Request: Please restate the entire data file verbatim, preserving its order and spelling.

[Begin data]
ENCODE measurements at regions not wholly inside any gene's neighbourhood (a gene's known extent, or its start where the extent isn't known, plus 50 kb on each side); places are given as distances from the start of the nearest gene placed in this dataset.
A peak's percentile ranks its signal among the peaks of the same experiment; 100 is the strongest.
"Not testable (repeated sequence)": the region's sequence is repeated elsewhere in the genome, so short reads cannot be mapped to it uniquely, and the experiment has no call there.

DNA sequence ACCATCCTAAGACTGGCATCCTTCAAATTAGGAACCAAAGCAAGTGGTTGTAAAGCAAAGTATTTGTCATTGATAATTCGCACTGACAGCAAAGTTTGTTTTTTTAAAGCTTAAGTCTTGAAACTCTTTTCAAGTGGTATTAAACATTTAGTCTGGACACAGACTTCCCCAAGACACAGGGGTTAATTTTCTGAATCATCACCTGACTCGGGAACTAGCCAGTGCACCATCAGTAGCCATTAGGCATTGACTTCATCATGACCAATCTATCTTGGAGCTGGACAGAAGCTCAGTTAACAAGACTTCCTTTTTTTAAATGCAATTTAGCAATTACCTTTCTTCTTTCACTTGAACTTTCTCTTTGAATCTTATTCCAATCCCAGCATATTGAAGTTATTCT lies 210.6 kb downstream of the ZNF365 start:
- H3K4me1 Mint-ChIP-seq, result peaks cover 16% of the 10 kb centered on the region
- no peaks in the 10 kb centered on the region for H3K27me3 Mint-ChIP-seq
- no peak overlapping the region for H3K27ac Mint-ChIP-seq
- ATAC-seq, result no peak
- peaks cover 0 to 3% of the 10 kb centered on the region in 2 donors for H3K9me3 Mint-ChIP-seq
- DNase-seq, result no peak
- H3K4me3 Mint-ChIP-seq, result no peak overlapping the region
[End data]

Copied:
ENCODE measurements at regions not wholly inside any gene's neighbourhood (a gene's known extent, or its start where the extent isn't known, plus 50 kb on each side); places are given as distances from the start of the nearest gene placed in this dataset.
A peak's percentile ranks its signal among the peaks of the same experiment; 100 is the strongest.
"Not testable (repeated sequence)": the region's sequence is repeated elsewhere in the genome, so short reads cannot be mapped to it uniquely, and the experiment has no call there.

DNA sequence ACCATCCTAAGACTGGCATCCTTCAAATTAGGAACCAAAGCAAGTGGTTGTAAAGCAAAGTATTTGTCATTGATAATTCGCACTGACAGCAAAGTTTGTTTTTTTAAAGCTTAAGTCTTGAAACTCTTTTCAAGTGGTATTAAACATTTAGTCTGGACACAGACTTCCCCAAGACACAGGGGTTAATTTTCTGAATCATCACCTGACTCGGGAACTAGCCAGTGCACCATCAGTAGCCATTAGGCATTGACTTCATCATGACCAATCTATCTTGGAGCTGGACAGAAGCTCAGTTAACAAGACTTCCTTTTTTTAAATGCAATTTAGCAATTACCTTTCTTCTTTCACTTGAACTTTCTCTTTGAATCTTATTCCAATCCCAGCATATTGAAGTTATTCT lies 210.6 kb downstream of the ZNF365 start:
- H3K4me1 Mint-ChIP-seq, result peaks cover 16% of the 10 kb centered on the region
- no peaks in the 10 kb centered on the region for H3K27me3 Mint-ChIP-seq
- no peak overlapping the region for H3K27ac Mint-ChIP-seq
- ATAC-seq, result no peak
- peaks cover 0 to 3% of the 10 kb centered on the region in 2 donors for H3K9me3 Mint-ChIP-seq
- DNase-seq, result no peak
- H3K4me3 Mint-ChIP-seq, result no peak overlapping the region